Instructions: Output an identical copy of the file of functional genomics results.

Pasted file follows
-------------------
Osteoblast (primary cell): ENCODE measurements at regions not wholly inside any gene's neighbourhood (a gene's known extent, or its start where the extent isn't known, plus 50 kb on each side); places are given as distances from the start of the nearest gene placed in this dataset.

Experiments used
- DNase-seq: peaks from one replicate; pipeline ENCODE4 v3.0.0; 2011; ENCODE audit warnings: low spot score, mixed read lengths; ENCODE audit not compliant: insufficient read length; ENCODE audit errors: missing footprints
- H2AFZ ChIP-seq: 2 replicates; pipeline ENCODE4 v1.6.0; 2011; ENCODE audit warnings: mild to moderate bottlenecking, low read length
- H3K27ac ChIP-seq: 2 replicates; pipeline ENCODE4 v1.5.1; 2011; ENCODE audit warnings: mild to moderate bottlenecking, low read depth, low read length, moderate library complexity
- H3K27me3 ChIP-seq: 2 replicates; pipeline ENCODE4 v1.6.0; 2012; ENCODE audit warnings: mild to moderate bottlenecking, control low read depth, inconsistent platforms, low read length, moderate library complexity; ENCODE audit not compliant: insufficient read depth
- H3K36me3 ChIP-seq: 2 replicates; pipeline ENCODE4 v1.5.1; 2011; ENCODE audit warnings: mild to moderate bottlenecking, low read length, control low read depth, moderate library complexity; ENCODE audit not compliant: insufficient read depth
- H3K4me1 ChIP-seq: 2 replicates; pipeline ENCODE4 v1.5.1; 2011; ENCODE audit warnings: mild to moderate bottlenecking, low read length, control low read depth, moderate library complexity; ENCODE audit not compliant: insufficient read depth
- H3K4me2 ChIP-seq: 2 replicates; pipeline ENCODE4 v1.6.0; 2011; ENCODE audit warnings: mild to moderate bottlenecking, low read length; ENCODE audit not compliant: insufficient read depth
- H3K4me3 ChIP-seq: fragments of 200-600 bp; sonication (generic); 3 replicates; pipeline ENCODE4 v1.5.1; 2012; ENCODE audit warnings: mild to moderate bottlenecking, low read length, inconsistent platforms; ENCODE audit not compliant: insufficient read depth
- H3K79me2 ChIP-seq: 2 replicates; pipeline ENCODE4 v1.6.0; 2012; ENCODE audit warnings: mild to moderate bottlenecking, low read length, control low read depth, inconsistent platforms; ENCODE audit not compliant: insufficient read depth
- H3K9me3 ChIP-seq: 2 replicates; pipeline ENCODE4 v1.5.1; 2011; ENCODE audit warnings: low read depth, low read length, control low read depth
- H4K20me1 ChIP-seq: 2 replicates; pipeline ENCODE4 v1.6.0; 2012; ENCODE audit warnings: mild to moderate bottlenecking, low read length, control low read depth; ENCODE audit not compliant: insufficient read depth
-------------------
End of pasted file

Osteoblast (primary cell): ENCODE measurements at regions not wholly inside any gene's neighbourhood (a gene's known extent, or its start where the extent isn't known, plus 50 kb on each side); places are given as distances from the start of the nearest gene placed in this dataset.

Experiments used
- DNase-seq: peaks from one replicate; pipeline ENCODE4 v3.0.0; 2011; ENCODE audit warnings: low spot score, mixed read lengths; ENCODE audit not compliant: insufficient read length; ENCODE audit errors: missing footprints
- H2AFZ ChIP-seq: 2 replicates; pipeline ENCODE4 v1.6.0; 2011; ENCODE audit warnings: mild to moderate bottlenecking, low read length
- H3K27ac ChIP-seq: 2 replicates; pipeline ENCODE4 v1.5.1; 2011; ENCODE audit warnings: mild to moderate bottlenecking, low read depth, low read length, moderate library complexity
- H3K27me3 ChIP-seq: 2 replicates; pipeline ENCODE4 v1.6.0; 2012; ENCODE audit warnings: mild to moderate bottlenecking, control low read depth, inconsistent platforms, low read length, moderate library complexity; ENCODE audit not compliant: insufficient read depth
- H3K36me3 ChIP-seq: 2 replicates; pipeline ENCODE4 v1.5.1; 2011; ENCODE audit warnings: mild to moderate bottlenecking, low read length, control low read depth, moderate library complexity; ENCODE audit not compliant: insufficient read depth
- H3K4me1 ChIP-seq: 2 replicates; pipeline ENCODE4 v1.5.1; 2011; ENCODE audit warnings: mild to moderate bottlenecking, low read length, control low read depth, moderate library complexity; ENCODE audit not compliant: insufficient read depth
- H3K4me2 ChIP-seq: 2 replicates; pipeline ENCODE4 v1.6.0; 2011; ENCODE audit warnings: mild to moderate bottlenecking, low read length; ENCODE audit not compliant: insufficient read depth
- H3K4me3 ChIP-seq: fragments of 200-600 bp; sonication (generic); 3 replicates; pipeline ENCODE4 v1.5.1; 2012; ENCODE audit warnings: mild to moderate bottlenecking, low read length, inconsistent platforms; ENCODE audit not compliant: insufficient read depth
- H3K79me2 ChIP-seq: 2 replicates; pipeline ENCODE4 v1.6.0; 2012; ENCODE audit warnings: mild to moderate bottlenecking, low read length, control low read depth, inconsistent platforms; ENCODE audit not compliant: insufficient read depth
- H3K9me3 ChIP-seq: 2 replicates; pipeline ENCODE4 v1.5.1; 2011; ENCODE audit warnings: low read depth, low read length, control low read depth
- H4K20me1 ChIP-seq: 2 replicates; pipeline ENCODE4 v1.6.0; 2012; ENCODE audit warnings: mild to moderate bottlenecking, low read length, control low read depth; ENCODE audit not compliant: insufficient read depth